Ten Seconds To Hell (alternately released in the UK as "The Phoenix") is a 1959 British, American and German film directed by Robert Aldrich and based upon Lawrence P. Bachmann's novel, The Phoenix. The Hammer Films/UFA joint production stars Jack Palance, Jeff Chandler and Martine Carol.
Set in the aftermath of World War II, the film focuses on a half-dozen German POW's who return to a devastated Berlin and find employment as a bomb disposal squad, tasked with clearing the city of unexploded Allied bombs. Their fatalistic duties lead them to form a macabre pact; they donate a part of their individual paychecks into a pool that those still surviving at the end of three months divide the money. Eventually, only two men are left, and they are both in love with the same woman.
Robert Aldrich's direction is noted for its meticulous attention to the techniques of bomb deactivation and disposal.
In post-war Berlin, British Major Haven (Wattis) recruits members of a returning German demolitions unit, Hans Globke (Goodman), Peter Tillig (Willock), Wolfgang Sulke (Addy), Franz Loeffler (Cornthwaite), Karl Wirtz (Chandler) and Eric Koertner (Palance), to defuse unexploded Allied bombs scattered throughout the city.
Delighted by the well-paying position, smug Karl bets the solemn Eric that he will outlive him. Although initially taken aback by the wager, the other men soon agree that half of their salaries will go to the survivors of the dangerous mission in three months' time. The British provide the men new uniforms and equipment, and assign Frau Bauer (Baker) as their liaison. Karl volunteers to lead the unit, but the men vote for the reluctant Eric instead.
Several weeks go by in which the men successfully and safely defuse numerous bombs; then the men are stunned when young Globke is killed while defusing a British 1000-pound bomb. Suspecting that the bomb has double fuses, Eric asks Haven to request information from British armaments on its design. At the boardinghouse, Karl continually flirts with Margot, to Eric's annoyance. One evening when Margot loudly protests Karl's drunken advances, Eric bursts into Margot's room to help her and Karl retreats, ridiculing Eric for his motives. Deducing that Eric disapproves of her behavior, Margot explains that her uneasy situation as a traitor to the French and an outsider to the Germans has left her jaded and willing to take happiness wherever she can find it. When Eric remains critical, Margot accuses him of denying his own desires.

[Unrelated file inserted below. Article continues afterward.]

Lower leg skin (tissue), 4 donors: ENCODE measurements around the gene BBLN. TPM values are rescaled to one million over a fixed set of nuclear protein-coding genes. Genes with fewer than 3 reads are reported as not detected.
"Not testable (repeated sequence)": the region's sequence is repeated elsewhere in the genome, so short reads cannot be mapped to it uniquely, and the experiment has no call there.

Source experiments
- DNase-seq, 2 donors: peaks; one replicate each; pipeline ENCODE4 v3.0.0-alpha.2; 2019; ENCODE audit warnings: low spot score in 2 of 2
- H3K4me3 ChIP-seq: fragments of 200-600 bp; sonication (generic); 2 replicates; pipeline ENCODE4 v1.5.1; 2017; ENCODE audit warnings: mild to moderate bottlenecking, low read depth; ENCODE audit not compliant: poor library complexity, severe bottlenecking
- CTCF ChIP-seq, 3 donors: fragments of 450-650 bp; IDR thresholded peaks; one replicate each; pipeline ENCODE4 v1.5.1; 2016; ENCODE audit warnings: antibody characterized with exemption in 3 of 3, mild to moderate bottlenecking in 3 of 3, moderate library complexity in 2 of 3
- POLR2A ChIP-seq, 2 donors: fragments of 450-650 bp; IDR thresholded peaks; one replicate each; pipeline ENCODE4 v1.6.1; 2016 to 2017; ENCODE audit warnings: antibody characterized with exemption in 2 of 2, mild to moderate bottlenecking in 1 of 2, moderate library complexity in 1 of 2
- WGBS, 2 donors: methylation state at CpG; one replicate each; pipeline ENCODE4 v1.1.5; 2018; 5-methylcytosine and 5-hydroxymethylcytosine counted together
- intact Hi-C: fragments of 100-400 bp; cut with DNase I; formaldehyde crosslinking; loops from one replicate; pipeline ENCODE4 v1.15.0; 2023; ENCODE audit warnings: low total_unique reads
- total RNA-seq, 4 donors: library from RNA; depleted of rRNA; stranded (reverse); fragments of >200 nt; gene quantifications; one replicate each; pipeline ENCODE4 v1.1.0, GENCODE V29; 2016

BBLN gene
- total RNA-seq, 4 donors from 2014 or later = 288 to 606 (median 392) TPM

A few days later, Frau Bauer receives a report that Tillig has been trapped under a live bomb by the partial collapse of a ruined building. With the other men away on assignments, Eric and Karl race to the site, and despite Tillig's protests, inspect the bomb. After Eric defuses the bomb safely, a doctor arrives and upon examining Tillig declares there is no chance for his survival. Refusing to accept the pronouncement, Eric hurries outside to request equipment to lift the bomb, but as Karl expresses his doubts, the building collapses on Tillig and the doctor. Distraught, Eric returns to the boardinghouse where he seeks solace from Margot. The next day, Eric takes Margot to another ruined section of the city and reveals that before the war he was an architect. Eric struggles to conceal his growing feelings for Margot, admitting that he is confused about becoming romantically involved while his life is in danger daily.
Back at headquarters, Haven tells Eric that because of the post-war chaos, they have been unable to gather information on the thousand-pound bombs. When Haven discloses that he knows of Eric's former profession, Karl, unaware that his colleague was an esteemed architect, expresses surprise. Eric tells Haven that he was forced into demolitions when he fell into disfavor for making anti-Nazi political statements. Karl and the other men were all pressed into demolitions as punishment for some indiscretion and all vowed to do everything they could to survive the war. Mocking Eric's growing anxiety, Karl urges him to quit the unit and give up the wager, but Eric refuses.
A month before the wager's deadline, Sulke is killed while defusing a bomb. Eric, Loeffler and the men agree to adhere to the terms of the wager but discuss giving the salaries to Sulke's widow and child. When Eric presents the proposal to Karl, he scoffs at the suggestion, explaining that his motto has always been to look after himself. The next day Loeffler is called to defuse a bomb found in a canal. Later, Eric learns that Loeffler has drowned in the attempt. That afternoon when Margot urges Eric to give up the bet and quit the unit, Eric explains he must know whether he can triumph over Karl's greed and selfishness.
A few days later, Karl is assigned to defuse a thousand-pound bomb and Eric joins him at the site to make an inspection. The men discuss a strategy to avoid the potential second fuse, then Eric departs, but worriedly hovers nearby. After removing the top of the bomb, Karl gently handles the cap then abruptly calls for help, claiming the detonator pin has slipped. Eric rushes in and provides a pencil, which he offers to hold in place of the pin while Karl retrieves his tools from the landing. Moments later, Eric is stunned when the rope Karl used earlier to remove the top pulls tautly across his hand, forcing him to release the pencil. The bomb does not explode, however, and Eric realizes that Karl has tried to kill him. Eric punches Karl in the face before coldly ordering him to finish defusing the bomb. As Eric walks away, the bomb explodes, killing Karl.
The film closes after saluting the efforts of the ordnance removal teams, which have allowed Berlin to rebuild.